Graduating From High School – How to Make the Transition to College Life

Transitioning from high school to college can be a scary proposition. Many students come from small, rural schools and might be shocked by the size of larger state colleges and universities. Classes meet less regularly in college than in high school, and some students might be tempted to slack off. There are many differences between the two educational levels, and new high school graduates should know about these differences before starting school in the fall to make the transition as smooth as possible.

1. You Are not Likely to Be the Big Man On Campus

High school tends to have a number of popular cliques that tend to make life miserable for those who are outside the mainstream. In college, most of the former jocks will be just ordinary students. There are cliques, known as fraternities and sororities, but at many schools, not belonging to a fraternity is no big deal. Those who were big men or women on campus will likely just be a small fish in a big pond in college. Professors will be impressed with people who can bring something to the table in class.

2. Use College as an Opportunity to Learn on the Job

Most people think that college is a time to learn about one’s inner person and expand worldviews. This can definitely be the case, but it is not impossible to get valuable real world experience at the same time. Many schools have connections that can lead to co-op jobs or internships during the summer. These summer opportunities can then be used to gain experience for life after college. Those who are really fortunate might even get hired by the company that sponsored their internship.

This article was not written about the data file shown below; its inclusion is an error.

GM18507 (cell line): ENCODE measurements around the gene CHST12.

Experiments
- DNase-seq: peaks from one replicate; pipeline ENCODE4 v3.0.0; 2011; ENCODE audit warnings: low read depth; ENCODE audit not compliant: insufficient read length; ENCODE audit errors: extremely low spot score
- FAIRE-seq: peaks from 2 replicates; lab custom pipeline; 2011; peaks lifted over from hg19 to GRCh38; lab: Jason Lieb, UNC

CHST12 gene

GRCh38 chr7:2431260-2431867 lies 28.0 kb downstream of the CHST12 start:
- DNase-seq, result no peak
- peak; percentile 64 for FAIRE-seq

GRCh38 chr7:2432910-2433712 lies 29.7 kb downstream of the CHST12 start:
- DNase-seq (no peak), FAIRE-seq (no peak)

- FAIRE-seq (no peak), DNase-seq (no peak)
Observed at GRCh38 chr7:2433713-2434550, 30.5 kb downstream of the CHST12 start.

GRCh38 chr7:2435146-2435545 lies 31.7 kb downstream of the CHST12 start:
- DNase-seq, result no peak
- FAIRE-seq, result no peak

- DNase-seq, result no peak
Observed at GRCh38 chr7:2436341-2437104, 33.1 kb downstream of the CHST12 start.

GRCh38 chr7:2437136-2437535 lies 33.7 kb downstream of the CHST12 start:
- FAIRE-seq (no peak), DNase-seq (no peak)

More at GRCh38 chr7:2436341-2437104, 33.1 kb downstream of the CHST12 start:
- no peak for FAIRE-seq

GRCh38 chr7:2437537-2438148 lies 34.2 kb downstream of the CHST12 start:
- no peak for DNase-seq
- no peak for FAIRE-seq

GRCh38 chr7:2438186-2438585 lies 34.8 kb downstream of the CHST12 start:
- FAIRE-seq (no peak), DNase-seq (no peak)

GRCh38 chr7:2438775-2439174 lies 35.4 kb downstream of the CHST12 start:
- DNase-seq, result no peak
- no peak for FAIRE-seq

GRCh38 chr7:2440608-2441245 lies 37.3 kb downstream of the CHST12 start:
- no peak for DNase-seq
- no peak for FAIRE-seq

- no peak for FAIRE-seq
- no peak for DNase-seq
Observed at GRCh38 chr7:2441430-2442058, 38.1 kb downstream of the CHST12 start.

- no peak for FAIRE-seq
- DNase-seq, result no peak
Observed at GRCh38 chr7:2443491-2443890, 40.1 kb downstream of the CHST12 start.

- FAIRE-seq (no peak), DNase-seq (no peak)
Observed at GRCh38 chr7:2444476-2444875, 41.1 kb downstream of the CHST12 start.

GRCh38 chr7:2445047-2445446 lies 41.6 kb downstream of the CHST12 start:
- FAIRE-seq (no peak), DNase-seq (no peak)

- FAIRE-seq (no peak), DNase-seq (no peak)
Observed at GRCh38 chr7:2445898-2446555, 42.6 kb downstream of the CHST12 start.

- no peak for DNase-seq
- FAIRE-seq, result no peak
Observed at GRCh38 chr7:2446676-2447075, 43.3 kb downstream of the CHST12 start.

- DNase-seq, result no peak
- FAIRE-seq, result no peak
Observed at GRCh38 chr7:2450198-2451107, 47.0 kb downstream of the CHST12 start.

3. Classes Meet Less Often

Most high school classes meet on a daily basis, and students are in school every day from around 8 a.m. to 3 p.m. This totally changes in college. Students can expect to meet exactly 2.5 hours each week for a class that will give the standard 3 credit hours. These classes will usually meet for 50 minutes on three days a week or 1 hour and 15 minutes on two days of the week. Because the average course load for a student is around 12-15 credit hours, many students will find themselves with much more in the way of free time. This does not mean that video games and daytime TV talk shows should take up this extra time. Studying and research will be a much better investment in terms of time.

4. College Takes Money

Unless they are fortunate enough to get a full ride to college, many students will experience a bit of sticker shock. Most high school students go to schools that are taxpayer funded. Even those who go to private high schools will usually have their parents pay their way. This will be a big change for many new college students. There will be the temptation to borrow everything needed. A much better route would be taking a part-time job to pay for as much of college as possible. Those who party through school will owe, while those who work will be in a better financial standing.

College is definitely a major shift for those who are new high school graduates. With proper planning, the transition can be much less painless than it might otherwise be.

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